New father and young entrepreneur Josaphat Mukazi was not feeling optimistic after being labelled a scam artist over the weekend on a Windsor, Ont., Facebook group with over 40,000 members.
Mukazi, 21, took to a popular Facebook group on Friday to offer trash cleanup, lawn maintenance and other services. He accompanied his post with some images that he had Googled, to show the type of work he could do.
"Basically I tried to start a small business cutting people's lawns and cleaning their yards, and I was trying to show people an example of what I'll be doing. I had to use pictures on Google since I hadn't done it before," he said.
After his post, Mukazi went on a walk with his newborn daughter and when he returned, he saw multiple notifications of people tagging him, along with notices that some of his listings on Facebook Marketplace had been reported.
"This woman took a screenshot of my profile and then started telling people that I'm scamming them, that those aren't my pictures. But she didn't ask me any questions. She also went on Facebook Marketplace and started reporting my posts there."
Although the accusatory post initially worried Mukazi, he decided to respond and explain he was offering legitimate work, despite using photos he found online.
"All I want is to take care of my family. I said she did this because I was Black, because why else make a post about me scamming people and saying not to book me? I don't know where to go from here, I'm very saddened by this," he wrote.
Group members soon took notice of what was occurring, including Robert Karagovski, an admin on the page, who decided to hire Mukazi and dispel the accusations himself.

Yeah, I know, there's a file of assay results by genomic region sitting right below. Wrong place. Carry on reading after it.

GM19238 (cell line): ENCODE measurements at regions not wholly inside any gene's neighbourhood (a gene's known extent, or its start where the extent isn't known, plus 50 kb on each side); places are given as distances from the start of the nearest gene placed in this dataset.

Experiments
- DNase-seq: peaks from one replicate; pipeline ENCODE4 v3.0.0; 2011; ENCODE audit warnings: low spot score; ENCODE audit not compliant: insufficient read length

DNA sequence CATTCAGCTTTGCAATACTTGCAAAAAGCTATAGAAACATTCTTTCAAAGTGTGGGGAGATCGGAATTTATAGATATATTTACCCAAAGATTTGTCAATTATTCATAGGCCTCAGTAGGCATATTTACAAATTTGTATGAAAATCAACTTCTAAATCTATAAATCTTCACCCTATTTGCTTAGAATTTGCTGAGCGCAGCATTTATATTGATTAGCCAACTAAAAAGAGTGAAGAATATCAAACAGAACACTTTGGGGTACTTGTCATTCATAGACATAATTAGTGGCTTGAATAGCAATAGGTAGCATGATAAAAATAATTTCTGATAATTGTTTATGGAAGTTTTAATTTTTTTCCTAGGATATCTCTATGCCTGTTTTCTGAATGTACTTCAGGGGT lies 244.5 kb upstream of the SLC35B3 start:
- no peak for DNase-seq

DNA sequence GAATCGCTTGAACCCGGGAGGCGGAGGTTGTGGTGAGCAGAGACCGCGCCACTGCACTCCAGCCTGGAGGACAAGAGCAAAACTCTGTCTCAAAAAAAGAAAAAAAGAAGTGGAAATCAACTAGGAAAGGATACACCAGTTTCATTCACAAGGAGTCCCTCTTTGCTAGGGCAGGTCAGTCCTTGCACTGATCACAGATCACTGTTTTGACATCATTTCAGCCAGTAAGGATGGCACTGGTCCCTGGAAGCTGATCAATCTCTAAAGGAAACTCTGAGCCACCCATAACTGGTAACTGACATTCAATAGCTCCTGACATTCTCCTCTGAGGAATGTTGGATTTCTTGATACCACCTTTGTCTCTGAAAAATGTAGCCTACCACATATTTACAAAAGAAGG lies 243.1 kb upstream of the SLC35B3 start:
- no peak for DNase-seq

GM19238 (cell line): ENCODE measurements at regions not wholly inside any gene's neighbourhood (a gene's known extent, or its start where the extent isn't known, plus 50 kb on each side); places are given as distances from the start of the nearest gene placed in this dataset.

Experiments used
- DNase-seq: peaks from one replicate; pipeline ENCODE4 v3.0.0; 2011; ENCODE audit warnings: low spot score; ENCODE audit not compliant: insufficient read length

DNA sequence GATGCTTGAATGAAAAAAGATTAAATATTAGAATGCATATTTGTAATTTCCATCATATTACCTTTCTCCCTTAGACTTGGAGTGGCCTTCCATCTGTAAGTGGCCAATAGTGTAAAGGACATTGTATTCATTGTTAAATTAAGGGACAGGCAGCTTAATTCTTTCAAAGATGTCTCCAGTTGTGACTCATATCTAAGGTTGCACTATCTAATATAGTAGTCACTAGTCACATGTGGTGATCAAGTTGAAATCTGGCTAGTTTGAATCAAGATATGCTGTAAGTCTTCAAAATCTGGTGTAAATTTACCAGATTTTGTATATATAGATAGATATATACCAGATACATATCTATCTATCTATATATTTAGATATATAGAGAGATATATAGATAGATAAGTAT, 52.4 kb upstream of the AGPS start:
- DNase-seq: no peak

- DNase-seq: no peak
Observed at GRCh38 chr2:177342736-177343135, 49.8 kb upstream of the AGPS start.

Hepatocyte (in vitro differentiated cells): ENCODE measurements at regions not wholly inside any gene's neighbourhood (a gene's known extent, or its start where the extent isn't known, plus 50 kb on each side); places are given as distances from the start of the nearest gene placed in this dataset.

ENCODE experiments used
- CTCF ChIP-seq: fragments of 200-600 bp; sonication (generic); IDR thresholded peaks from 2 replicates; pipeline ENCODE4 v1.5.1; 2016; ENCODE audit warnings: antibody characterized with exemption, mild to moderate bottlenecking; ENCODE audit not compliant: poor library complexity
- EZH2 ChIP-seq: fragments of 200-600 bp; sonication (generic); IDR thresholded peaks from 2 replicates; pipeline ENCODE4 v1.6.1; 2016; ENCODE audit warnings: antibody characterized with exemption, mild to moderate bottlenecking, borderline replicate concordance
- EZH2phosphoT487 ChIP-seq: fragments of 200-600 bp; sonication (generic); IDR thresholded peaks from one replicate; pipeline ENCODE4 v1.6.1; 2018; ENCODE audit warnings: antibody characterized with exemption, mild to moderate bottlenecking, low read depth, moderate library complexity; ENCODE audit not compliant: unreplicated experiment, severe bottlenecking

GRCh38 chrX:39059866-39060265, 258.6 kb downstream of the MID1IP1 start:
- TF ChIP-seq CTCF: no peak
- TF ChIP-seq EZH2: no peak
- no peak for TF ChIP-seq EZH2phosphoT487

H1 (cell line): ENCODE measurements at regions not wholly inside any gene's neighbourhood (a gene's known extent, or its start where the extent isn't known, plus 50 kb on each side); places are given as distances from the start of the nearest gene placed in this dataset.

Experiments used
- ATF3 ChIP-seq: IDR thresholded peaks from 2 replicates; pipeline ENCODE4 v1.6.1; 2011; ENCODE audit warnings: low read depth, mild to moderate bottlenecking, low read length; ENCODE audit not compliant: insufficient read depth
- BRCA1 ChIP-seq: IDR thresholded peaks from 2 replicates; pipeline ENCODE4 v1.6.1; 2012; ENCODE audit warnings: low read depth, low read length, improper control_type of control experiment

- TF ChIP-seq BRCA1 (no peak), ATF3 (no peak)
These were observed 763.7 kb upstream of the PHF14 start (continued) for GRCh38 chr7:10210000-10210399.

"I sent him a message and said, 'You know what, I'm going to hire you. Come on in, I got a bunch of trash I need gone.' He came, he did the job. He arrived on time, he completed everything by hand," said Karagovski.
Others followed suit, and Mukazi suddenly had three new bookings and hundreds of comments inquiring about his services, including some users offering logo design and help with launching a website.
"I wasn't expecting it. I was just expecting to, you know, I guess get a few jobs, make an income for my little girl and just live life. But all this, I wasn't expecting all this. I'm thankful because Windsor is full of nice people," said Mukazi.
Comments began flooding in, praising Mukazi for standing his ground, with many asking for his rates and availability.
"I also talked to a lot of people that have their own small businesses and just sharing with me their stories was really touching. I could relate with them and they could relate with me and that's why they came to my defence. Not not because I'm Black, or different or whatever, but because, you know, I'm human," said Mukazi.
"We get a lot of posts, so I was weary at first too. But I thought if he shows up and proves he's legit then I'll help him out. It would've really affected him in a negative way if everyone in the city thought he was a scammer," said Karagovski.
The group Karagovski is an administrator for, Windsor Car Spotters, has been running for over seven years.
It started as a group for people to share photos of cars throughout the community, but according to Karagovski, the page's purpose has shifted over the years.
"It has kind of evolved into more of a community, news, what's going on in the city, feel-good kind of page. There's been times people have posted stolen bikes for example, and the community will come together and help make good things happen for the people."
The group member who posted the accusatory notice about Mukazi has since been removed from the community.
For more stories about the experiences of Black Canadians — from anti-Black racism to success stories within the Black community — check out Being Black in Canada, a CBC project Black Canadians can be proud of. You can read more stories here.